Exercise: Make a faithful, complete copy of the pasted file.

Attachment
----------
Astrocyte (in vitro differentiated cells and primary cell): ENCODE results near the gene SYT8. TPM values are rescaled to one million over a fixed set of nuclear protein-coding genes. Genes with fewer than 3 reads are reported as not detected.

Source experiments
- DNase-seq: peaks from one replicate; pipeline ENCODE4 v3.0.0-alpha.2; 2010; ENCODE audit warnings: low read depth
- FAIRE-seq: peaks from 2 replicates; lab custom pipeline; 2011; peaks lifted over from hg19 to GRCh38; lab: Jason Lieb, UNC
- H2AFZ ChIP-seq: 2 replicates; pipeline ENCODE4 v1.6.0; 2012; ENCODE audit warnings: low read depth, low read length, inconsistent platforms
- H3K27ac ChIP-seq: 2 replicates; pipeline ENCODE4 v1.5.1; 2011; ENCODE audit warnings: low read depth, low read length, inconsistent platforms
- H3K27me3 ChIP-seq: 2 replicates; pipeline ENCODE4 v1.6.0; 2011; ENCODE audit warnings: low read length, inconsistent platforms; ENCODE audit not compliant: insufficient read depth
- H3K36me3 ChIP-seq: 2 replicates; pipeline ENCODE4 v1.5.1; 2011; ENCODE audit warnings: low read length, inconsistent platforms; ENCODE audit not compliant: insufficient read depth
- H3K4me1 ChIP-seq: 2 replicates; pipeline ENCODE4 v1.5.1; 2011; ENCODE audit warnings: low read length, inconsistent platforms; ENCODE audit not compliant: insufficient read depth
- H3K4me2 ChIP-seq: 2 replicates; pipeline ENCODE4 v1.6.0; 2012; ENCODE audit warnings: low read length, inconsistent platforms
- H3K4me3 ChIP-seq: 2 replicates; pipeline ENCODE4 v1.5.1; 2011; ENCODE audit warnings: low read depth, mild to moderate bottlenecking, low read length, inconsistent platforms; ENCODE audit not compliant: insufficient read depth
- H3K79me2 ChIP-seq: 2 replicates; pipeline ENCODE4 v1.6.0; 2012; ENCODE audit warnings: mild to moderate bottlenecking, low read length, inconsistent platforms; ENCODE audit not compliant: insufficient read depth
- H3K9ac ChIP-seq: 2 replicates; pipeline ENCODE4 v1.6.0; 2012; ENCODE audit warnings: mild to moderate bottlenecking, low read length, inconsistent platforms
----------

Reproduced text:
Astrocyte (in vitro differentiated cells and primary cell): ENCODE results near the gene SYT8. TPM values are rescaled to one million over a fixed set of nuclear protein-coding genes. Genes with fewer than 3 reads are reported as not detected.

Source experiments
- DNase-seq: peaks from one replicate; pipeline ENCODE4 v3.0.0-alpha.2; 2010; ENCODE audit warnings: low read depth
- FAIRE-seq: peaks from 2 replicates; lab custom pipeline; 2011; peaks lifted over from hg19 to GRCh38; lab: Jason Lieb, UNC
- H2AFZ ChIP-seq: 2 replicates; pipeline ENCODE4 v1.6.0; 2012; ENCODE audit warnings: low read depth, low read length, inconsistent platforms
- H3K27ac ChIP-seq: 2 replicates; pipeline ENCODE4 v1.5.1; 2011; ENCODE audit warnings: low read depth, low read length, inconsistent platforms
- H3K27me3 ChIP-seq: 2 replicates; pipeline ENCODE4 v1.6.0; 2011; ENCODE audit warnings: low read length, inconsistent platforms; ENCODE audit not compliant: insufficient read depth
- H3K36me3 ChIP-seq: 2 replicates; pipeline ENCODE4 v1.5.1; 2011; ENCODE audit warnings: low read length, inconsistent platforms; ENCODE audit not compliant: insufficient read depth
- H3K4me1 ChIP-seq: 2 replicates; pipeline ENCODE4 v1.5.1; 2011; ENCODE audit warnings: low read length, inconsistent platforms; ENCODE audit not compliant: insufficient read depth
- H3K4me2 ChIP-seq: 2 replicates; pipeline ENCODE4 v1.6.0; 2012; ENCODE audit warnings: low read length, inconsistent platforms
- H3K4me3 ChIP-seq: 2 replicates; pipeline ENCODE4 v1.5.1; 2011; ENCODE audit warnings: low read depth, mild to moderate bottlenecking, low read length, inconsistent platforms; ENCODE audit not compliant: insufficient read depth
- H3K79me2 ChIP-seq: 2 replicates; pipeline ENCODE4 v1.6.0; 2012; ENCODE audit warnings: mild to moderate bottlenecking, low read length, inconsistent platforms; ENCODE audit not compliant: insufficient read depth
- H3K9ac ChIP-seq: 2 replicates; pipeline ENCODE4 v1.6.0; 2012; ENCODE audit warnings: mild to moderate bottlenecking, low read length, inconsistent platforms